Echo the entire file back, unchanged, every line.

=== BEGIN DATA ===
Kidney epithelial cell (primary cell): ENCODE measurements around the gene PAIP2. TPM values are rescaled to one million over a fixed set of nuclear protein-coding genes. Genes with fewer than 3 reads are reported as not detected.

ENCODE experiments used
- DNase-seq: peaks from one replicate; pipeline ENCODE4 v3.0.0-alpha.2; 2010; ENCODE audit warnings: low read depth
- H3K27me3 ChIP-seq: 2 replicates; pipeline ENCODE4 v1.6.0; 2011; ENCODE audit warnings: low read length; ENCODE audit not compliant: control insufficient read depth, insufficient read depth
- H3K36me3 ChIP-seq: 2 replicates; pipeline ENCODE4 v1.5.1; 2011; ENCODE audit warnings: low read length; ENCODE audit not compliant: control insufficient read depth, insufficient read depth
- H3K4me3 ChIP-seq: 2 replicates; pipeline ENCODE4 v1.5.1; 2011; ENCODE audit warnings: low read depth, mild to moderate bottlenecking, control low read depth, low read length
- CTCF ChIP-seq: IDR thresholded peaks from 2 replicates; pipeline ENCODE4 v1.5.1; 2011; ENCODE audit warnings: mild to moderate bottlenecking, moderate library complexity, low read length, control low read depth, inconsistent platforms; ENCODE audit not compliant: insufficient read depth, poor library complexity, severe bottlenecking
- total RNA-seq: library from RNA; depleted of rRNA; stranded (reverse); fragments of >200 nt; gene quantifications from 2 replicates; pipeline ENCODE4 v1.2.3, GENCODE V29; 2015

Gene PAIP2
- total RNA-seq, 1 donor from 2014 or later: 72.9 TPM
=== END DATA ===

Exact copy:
Kidney epithelial cell (primary cell): ENCODE measurements around the gene PAIP2. TPM values are rescaled to one million over a fixed set of nuclear protein-coding genes. Genes with fewer than 3 reads are reported as not detected.

ENCODE experiments used
- DNase-seq: peaks from one replicate; pipeline ENCODE4 v3.0.0-alpha.2; 2010; ENCODE audit warnings: low read depth
- H3K27me3 ChIP-seq: 2 replicates; pipeline ENCODE4 v1.6.0; 2011; ENCODE audit warnings: low read length; ENCODE audit not compliant: control insufficient read depth, insufficient read depth
- H3K36me3 ChIP-seq: 2 replicates; pipeline ENCODE4 v1.5.1; 2011; ENCODE audit warnings: low read length; ENCODE audit not compliant: control insufficient read depth, insufficient read depth
- H3K4me3 ChIP-seq: 2 replicates; pipeline ENCODE4 v1.5.1; 2011; ENCODE audit warnings: low read depth, mild to moderate bottlenecking, control low read depth, low read length
- CTCF ChIP-seq: IDR thresholded peaks from 2 replicates; pipeline ENCODE4 v1.5.1; 2011; ENCODE audit warnings: mild to moderate bottlenecking, moderate library complexity, low read length, control low read depth, inconsistent platforms; ENCODE audit not compliant: insufficient read depth, poor library complexity, severe bottlenecking
- total RNA-seq: library from RNA; depleted of rRNA; stranded (reverse); fragments of >200 nt; gene quantifications from 2 replicates; pipeline ENCODE4 v1.2.3, GENCODE V29; 2015

Gene PAIP2
- total RNA-seq, 1 donor from 2014 or later: 72.9 TPM